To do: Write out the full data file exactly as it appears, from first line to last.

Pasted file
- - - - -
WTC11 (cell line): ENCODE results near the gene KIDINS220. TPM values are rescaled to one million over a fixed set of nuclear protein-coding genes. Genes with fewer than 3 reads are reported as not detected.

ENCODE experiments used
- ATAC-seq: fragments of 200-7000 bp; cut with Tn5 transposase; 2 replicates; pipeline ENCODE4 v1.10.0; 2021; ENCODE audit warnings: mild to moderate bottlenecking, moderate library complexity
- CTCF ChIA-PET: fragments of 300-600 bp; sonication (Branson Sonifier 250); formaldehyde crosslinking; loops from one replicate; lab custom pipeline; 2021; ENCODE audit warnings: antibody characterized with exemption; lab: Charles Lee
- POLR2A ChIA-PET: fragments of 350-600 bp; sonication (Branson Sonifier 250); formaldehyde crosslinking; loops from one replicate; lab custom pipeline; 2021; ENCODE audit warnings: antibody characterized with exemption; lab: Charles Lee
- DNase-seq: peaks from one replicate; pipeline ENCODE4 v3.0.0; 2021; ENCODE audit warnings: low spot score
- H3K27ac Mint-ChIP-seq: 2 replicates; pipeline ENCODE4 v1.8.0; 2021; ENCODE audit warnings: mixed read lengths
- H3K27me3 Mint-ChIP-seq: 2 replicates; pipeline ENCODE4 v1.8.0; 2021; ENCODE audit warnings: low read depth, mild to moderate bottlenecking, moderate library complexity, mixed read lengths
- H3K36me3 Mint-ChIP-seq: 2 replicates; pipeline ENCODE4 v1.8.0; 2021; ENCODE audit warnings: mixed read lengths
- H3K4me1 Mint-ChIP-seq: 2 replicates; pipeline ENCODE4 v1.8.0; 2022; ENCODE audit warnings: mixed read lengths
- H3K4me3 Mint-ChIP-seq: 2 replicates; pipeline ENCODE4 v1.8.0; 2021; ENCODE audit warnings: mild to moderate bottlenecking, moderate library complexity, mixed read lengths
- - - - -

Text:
WTC11 (cell line): ENCODE results near the gene KIDINS220. TPM values are rescaled to one million over a fixed set of nuclear protein-coding genes. Genes with fewer than 3 reads are reported as not detected.

ENCODE experiments used
- ATAC-seq: fragments of 200-7000 bp; cut with Tn5 transposase; 2 replicates; pipeline ENCODE4 v1.10.0; 2021; ENCODE audit warnings: mild to moderate bottlenecking, moderate library complexity
- CTCF ChIA-PET: fragments of 300-600 bp; sonication (Branson Sonifier 250); formaldehyde crosslinking; loops from one replicate; lab custom pipeline; 2021; ENCODE audit warnings: antibody characterized with exemption; lab: Charles Lee
- POLR2A ChIA-PET: fragments of 350-600 bp; sonication (Branson Sonifier 250); formaldehyde crosslinking; loops from one replicate; lab custom pipeline; 2021; ENCODE audit warnings: antibody characterized with exemption; lab: Charles Lee
- DNase-seq: peaks from one replicate; pipeline ENCODE4 v3.0.0; 2021; ENCODE audit warnings: low spot score
- H3K27ac Mint-ChIP-seq: 2 replicates; pipeline ENCODE4 v1.8.0; 2021; ENCODE audit warnings: mixed read lengths
- H3K27me3 Mint-ChIP-seq: 2 replicates; pipeline ENCODE4 v1.8.0; 2021; ENCODE audit warnings: low read depth, mild to moderate bottlenecking, moderate library complexity, mixed read lengths
- H3K36me3 Mint-ChIP-seq: 2 replicates; pipeline ENCODE4 v1.8.0; 2021; ENCODE audit warnings: mixed read lengths
- H3K4me1 Mint-ChIP-seq: 2 replicates; pipeline ENCODE4 v1.8.0; 2022; ENCODE audit warnings: mixed read lengths
- H3K4me3 Mint-ChIP-seq: 2 replicates; pipeline ENCODE4 v1.8.0; 2021; ENCODE audit warnings: mild to moderate bottlenecking, moderate library complexity, mixed read lengths